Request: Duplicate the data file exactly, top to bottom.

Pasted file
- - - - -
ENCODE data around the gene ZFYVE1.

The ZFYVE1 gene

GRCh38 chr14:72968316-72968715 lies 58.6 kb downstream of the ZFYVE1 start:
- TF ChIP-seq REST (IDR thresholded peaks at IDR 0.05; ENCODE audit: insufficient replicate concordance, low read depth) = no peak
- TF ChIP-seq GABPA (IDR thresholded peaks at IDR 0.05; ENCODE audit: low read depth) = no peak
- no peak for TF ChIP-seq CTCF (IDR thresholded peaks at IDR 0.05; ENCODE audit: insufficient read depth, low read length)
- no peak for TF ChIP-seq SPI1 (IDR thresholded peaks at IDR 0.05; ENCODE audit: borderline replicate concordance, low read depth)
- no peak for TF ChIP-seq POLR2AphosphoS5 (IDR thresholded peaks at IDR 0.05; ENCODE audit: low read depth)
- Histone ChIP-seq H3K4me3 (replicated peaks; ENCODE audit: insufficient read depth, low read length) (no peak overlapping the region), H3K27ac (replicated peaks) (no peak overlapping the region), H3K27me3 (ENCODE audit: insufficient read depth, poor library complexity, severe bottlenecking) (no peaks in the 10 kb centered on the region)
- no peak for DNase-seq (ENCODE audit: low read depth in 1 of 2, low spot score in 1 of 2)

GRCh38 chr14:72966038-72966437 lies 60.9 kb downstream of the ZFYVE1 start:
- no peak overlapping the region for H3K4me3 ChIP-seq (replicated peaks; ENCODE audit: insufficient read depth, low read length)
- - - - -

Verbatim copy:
ENCODE data around the gene ZFYVE1.

The ZFYVE1 gene

GRCh38 chr14:72968316-72968715 lies 58.6 kb downstream of the ZFYVE1 start:
- TF ChIP-seq REST (IDR thresholded peaks at IDR 0.05; ENCODE audit: insufficient replicate concordance, low read depth) = no peak
- TF ChIP-seq GABPA (IDR thresholded peaks at IDR 0.05; ENCODE audit: low read depth) = no peak
- no peak for TF ChIP-seq CTCF (IDR thresholded peaks at IDR 0.05; ENCODE audit: insufficient read depth, low read length)
- no peak for TF ChIP-seq SPI1 (IDR thresholded peaks at IDR 0.05; ENCODE audit: borderline replicate concordance, low read depth)
- no peak for TF ChIP-seq POLR2AphosphoS5 (IDR thresholded peaks at IDR 0.05; ENCODE audit: low read depth)
- Histone ChIP-seq H3K4me3 (replicated peaks; ENCODE audit: insufficient read depth, low read length) (no peak overlapping the region), H3K27ac (replicated peaks) (no peak overlapping the region), H3K27me3 (ENCODE audit: insufficient read depth, poor library complexity, severe bottlenecking) (no peaks in the 10 kb centered on the region)
- no peak for DNase-seq (ENCODE audit: low read depth in 1 of 2, low spot score in 1 of 2)

GRCh38 chr14:72966038-72966437 lies 60.9 kb downstream of the ZFYVE1 start:
- no peak overlapping the region for H3K4me3 ChIP-seq (replicated peaks; ENCODE audit: insufficient read depth, low read length)